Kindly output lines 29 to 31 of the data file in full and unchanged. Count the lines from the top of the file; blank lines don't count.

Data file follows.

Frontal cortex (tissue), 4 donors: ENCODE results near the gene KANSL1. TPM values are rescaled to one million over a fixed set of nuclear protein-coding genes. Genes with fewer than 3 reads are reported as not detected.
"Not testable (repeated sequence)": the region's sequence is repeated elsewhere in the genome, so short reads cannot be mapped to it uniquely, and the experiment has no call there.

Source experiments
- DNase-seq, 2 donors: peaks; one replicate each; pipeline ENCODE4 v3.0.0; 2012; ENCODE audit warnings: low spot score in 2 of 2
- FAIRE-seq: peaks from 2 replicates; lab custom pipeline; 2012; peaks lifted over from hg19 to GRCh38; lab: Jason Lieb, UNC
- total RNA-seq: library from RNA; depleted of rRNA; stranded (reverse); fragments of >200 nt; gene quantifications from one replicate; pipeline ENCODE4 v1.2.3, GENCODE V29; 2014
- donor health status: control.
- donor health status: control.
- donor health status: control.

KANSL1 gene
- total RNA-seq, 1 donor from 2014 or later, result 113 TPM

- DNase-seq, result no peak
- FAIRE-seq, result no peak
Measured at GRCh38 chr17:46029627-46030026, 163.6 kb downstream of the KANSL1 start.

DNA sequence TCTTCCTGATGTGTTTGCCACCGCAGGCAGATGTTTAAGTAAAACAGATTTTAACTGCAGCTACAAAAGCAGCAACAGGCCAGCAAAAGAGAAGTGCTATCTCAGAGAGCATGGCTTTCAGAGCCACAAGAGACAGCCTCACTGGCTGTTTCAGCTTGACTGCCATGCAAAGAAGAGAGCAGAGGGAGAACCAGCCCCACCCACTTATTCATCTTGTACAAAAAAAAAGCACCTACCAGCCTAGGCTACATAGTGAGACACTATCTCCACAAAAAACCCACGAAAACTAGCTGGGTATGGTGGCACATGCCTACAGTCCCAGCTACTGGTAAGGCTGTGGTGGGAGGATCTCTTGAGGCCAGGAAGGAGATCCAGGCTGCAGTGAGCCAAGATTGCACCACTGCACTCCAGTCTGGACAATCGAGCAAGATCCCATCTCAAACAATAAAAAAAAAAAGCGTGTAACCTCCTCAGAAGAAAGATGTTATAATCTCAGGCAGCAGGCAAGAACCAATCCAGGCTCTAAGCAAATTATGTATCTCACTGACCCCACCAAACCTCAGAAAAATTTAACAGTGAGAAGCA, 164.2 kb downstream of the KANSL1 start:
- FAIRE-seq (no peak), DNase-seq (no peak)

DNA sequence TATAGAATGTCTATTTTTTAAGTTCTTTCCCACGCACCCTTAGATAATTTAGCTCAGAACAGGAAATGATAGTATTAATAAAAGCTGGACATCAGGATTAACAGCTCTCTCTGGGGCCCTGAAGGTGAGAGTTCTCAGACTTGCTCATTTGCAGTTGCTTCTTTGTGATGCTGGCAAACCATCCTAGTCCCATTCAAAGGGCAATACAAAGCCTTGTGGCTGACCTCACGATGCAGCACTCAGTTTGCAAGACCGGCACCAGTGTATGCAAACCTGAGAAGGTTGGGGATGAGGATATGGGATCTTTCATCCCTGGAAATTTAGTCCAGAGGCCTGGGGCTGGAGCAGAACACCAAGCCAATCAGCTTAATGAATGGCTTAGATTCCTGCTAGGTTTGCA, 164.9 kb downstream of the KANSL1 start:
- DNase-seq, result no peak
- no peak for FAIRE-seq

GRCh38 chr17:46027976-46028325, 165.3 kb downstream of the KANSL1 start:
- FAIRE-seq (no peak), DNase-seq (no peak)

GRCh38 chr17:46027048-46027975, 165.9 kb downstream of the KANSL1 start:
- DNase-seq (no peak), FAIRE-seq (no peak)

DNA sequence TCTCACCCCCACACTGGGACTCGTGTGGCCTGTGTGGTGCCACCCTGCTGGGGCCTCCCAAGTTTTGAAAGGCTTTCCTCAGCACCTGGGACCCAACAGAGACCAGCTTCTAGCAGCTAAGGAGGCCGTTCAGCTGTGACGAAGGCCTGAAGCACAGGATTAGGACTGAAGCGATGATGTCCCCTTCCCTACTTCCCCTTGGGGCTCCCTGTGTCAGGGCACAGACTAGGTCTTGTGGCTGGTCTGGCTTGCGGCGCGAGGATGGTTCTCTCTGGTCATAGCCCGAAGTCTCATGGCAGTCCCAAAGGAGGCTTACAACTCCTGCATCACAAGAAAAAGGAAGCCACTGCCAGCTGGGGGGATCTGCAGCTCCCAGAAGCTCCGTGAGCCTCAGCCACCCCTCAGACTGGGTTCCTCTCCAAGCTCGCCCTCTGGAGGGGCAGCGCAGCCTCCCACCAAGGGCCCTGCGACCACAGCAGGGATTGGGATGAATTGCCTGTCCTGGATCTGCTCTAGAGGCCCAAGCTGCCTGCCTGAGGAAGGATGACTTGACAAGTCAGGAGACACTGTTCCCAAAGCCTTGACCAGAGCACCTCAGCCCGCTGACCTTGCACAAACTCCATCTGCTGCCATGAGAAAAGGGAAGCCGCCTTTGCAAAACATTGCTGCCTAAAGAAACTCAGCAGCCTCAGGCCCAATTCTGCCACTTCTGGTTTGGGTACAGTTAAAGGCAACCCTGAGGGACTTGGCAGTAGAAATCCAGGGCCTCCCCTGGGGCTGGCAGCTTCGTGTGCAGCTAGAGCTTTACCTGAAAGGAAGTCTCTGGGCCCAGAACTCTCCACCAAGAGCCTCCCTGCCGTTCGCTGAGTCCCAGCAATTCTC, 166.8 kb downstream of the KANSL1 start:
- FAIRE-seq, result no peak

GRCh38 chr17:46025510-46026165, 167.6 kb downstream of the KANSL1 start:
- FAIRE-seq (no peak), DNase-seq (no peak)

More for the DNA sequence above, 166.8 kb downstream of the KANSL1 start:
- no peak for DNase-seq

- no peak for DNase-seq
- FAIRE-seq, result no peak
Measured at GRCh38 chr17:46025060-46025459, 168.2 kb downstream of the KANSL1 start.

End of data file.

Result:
- no peak for DNase-seq

- no peak for DNase-seq
- FAIRE-seq, result no peak